Sydney’s Spanish Quarter is doomed, with Chinatown property developers announcing they’ll be taking over that area of Liverpool Street. It’ll be sad to see it go – aside from anything else, the Spanish Club and the tavern at the back of the Sir John Young Hotel offers cheap, unpretentious food – but if you want a taste of Spain then you’d be better off going to Bodega in Surry Hills anyway.
Unlike most tapas bars, which usually offer a pastiche of what Spanish food is actually like, Bodega serves up the type of meals that locals in Seville, Madrid and Barcelona enjoy. The menu has meals such as piquillo peppers stuffed with bacalao (salted cod), cuttlefish ceviche and mojama (cured tuna), as well as corn tamale with black beans and avocado.
I’ve been to Bodega many times in the past (and have to say, I wish they’d bring back the morcilla sausage and apple dish they used to serve) but since my last visit they’ve also opened up a separate area that serves Argentinean fare for lunch. Since a friend of mine from overseas is in town with some time to kill around midday, we decide to check it out.
Bodega’s lunchtime menu is simpler than their evening one with meals such as empanadas, tortillas, chorizo rolls, spiced meatballs and churros on offer. We opt for the chicken and beef empanadas, both of which are fantastic and only $4 each. An empanada is like a South American version of a pastie only spicy – they usually contain meat, an olive and sometimes part of a boiled egg (although I hate boiled egg with a passion, I actually don’t mind it when it’s in an empanada). The ones here are better than the empanadas I’ve eaten in Chile (although I’ve never been to Argentina) and are on a par with the ones I get from an Argentinean bakery in Glebe called Cafe Bariloche.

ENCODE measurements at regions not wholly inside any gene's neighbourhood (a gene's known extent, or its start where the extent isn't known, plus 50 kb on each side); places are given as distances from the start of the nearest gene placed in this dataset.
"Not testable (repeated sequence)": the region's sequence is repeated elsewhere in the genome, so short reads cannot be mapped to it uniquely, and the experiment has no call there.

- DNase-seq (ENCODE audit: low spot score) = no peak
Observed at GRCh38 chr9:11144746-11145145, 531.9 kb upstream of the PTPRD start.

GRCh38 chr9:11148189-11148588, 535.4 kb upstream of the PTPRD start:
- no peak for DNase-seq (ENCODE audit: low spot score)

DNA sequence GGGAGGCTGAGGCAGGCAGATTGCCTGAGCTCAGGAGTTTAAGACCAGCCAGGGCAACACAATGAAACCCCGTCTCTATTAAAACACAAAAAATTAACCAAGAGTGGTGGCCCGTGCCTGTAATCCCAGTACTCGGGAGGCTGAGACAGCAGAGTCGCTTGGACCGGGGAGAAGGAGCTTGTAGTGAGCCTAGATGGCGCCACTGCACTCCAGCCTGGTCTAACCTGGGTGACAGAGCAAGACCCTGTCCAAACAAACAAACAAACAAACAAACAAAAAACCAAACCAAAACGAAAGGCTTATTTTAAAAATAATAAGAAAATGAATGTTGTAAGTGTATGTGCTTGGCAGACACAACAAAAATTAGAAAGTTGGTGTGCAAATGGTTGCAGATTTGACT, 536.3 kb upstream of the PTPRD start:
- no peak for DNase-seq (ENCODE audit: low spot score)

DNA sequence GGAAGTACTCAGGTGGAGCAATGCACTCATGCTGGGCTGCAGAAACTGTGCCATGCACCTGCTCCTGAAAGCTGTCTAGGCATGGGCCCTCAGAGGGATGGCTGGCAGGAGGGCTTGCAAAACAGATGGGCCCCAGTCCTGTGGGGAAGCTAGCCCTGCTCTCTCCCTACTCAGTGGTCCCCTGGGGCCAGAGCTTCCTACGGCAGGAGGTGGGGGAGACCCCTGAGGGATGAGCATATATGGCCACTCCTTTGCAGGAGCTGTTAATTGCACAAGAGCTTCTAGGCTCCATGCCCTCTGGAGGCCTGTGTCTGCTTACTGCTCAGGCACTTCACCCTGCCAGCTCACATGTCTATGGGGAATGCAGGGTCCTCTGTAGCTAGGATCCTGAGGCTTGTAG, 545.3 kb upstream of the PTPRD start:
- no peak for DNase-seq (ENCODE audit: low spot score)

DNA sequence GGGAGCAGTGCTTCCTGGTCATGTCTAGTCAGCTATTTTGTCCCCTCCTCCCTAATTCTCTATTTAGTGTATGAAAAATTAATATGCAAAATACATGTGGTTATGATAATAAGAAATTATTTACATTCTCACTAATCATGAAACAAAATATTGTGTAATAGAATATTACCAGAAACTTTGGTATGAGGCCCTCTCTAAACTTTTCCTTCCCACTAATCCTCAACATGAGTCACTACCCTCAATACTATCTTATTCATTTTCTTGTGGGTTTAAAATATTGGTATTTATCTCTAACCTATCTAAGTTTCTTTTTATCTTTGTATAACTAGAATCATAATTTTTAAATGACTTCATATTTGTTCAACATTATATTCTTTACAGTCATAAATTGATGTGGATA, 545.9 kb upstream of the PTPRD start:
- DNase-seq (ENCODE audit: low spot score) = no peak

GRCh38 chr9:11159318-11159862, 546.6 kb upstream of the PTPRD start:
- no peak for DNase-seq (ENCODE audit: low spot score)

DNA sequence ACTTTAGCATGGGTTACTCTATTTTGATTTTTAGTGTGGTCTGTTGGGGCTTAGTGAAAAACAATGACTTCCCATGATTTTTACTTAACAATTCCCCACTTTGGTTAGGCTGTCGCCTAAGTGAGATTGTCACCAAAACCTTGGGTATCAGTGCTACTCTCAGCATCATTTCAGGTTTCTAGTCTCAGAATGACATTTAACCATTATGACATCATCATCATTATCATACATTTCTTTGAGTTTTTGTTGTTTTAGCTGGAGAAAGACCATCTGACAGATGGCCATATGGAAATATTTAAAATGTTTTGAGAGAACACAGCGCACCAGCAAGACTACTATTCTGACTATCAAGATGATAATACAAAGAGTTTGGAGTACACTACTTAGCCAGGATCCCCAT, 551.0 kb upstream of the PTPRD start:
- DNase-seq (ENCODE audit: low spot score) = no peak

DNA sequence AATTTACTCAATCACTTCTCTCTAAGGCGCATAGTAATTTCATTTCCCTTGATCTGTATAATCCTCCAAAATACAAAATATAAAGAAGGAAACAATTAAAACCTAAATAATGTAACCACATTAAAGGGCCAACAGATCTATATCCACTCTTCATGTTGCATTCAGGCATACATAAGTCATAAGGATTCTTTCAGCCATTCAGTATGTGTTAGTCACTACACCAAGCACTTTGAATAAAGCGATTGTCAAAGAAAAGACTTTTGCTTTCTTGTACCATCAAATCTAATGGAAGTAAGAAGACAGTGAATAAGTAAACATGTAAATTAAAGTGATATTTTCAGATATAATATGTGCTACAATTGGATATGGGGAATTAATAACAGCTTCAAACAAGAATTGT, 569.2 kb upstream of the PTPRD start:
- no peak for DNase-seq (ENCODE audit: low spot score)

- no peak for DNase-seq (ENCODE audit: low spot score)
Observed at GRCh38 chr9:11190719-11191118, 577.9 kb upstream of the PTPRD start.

The wine list here is fantastic, with a whole page of Spanish reds for us to choose from. We opt for the Ramon Bilbao Crianza Tempranillo 2005 ($13 a glass), which has a rich aroma and subtle flavour and the Arnegui Tempranillo Garnacha Mazuelo 2007 ($10 a glass), which we both prefer – my friend insists it has licorice and barnyard overtones.
One thing to keep in mind is that Bodega doesn’t accept reservations – and getting a table can be a challenge, especially on a Friday or Saturday night. Provided you have a back-up plan if you can’t get in, however, Bodega is certainly worth checking out.
Bodega, 216 Commonwealth Street, Surry Hills. Phone 9212 7766 or see the Bodega website
Now it’s your turn – how do you rate Bodega?